Consider the Oyster is a book of essays about oysters, with a little bit of natural history and a bunch of recipes. Everything is injected with MFK Fisher’s wit and strong opinions. It’s quirky and delightful and you should read it if you haven’t yet (It’ll take you all of an hour.). I think the parts where it feels not so fresh are in the recipes, because I don’t imagine anything that’s not bread but called a “loaf” is a part of the current culinary lexicon. Again, I could be totally wrong about that and Thomas Keller could have meatloaf on his menu as I’m writing this. He does, interestingly, always have the same oyster dish on his menu: Oysters and Pearls.

(photo: devlyn)

Now regarding the eating of oysters, last year we were told that vegans should consider eating them in this Slate article. To decide whether this a well thought-out argument or a justification from a guilt-ridden former vegan is an exercise left to the reader. The article is quite compelling to me, but I think I simply like mollusks too much to eat them.

Now Forbes is telling us that oysters are the new sushi. Faux trend articles are an actual trend, but color me intrigued. If people want to swap out tuna for oysters, OK by me!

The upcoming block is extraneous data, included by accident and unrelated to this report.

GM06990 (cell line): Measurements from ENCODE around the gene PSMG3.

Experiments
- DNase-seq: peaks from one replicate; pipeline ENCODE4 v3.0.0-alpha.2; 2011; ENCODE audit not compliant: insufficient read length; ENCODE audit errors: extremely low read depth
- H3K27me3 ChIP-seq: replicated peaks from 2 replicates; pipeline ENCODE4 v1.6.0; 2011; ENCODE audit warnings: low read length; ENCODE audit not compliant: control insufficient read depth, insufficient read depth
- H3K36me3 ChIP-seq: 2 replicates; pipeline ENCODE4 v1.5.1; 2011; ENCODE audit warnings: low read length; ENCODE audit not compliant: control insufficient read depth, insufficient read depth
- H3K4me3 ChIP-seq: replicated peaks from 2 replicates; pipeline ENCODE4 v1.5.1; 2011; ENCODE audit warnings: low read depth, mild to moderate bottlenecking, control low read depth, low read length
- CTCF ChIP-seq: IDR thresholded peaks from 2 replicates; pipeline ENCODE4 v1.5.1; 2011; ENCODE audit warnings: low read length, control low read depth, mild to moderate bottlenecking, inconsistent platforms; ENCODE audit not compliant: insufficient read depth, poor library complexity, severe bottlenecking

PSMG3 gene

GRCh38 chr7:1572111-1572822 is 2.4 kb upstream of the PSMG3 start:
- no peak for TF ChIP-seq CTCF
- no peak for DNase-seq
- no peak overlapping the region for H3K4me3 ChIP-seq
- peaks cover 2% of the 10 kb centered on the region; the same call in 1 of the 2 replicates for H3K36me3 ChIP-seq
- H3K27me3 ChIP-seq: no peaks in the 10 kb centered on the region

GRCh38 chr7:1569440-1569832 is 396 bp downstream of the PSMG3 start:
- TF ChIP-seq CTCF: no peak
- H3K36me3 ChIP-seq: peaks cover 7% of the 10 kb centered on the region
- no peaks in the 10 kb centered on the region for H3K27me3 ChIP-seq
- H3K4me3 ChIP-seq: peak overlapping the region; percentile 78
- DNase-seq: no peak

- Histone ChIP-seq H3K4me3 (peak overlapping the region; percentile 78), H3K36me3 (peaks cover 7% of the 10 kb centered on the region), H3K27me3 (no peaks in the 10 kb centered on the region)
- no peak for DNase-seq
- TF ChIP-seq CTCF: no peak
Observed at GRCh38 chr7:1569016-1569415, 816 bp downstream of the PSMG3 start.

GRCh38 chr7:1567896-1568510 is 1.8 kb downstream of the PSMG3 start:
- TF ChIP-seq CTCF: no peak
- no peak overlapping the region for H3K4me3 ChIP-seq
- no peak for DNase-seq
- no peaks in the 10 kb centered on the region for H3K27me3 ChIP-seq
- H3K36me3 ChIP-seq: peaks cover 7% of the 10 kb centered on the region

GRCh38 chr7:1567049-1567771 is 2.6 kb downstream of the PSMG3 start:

Happy Friday, everyone! I’ve got some links for you:

1. This is a totally fascinating article about how a species of all-male clams hijacks genes from other species when they parasitize their eggs. Super freaky stuff.

2. Also, invasive nudibranchs! I love nudibranchs, but these ones are bad news, as they prey on the native nudibranchs in the Bay Area. Nudibranch adundance is correlated with warming. These “killer” nudibranchs have been moving northward over the years, acting as an indicator for climate change.

Phidiana hiltoni Pugnacious Aeolid
(photo: marlin harms)

3. In octopus news, some researchers at Hebrew University have shown that an octopus can use a single arm to complete a complex task. I’m wondering how they got the octopus to refrain from using its other arms… I’m also bemused by the fact the article claims octopuses are “flexible as ballet dancers.” Come on, give the octopus some credit! It doesn’t have bones; surely it’s more flexible than a ballet dancer.

4. And, of course, a lollusk:

funny pictures - RELEASE DA KRACKON!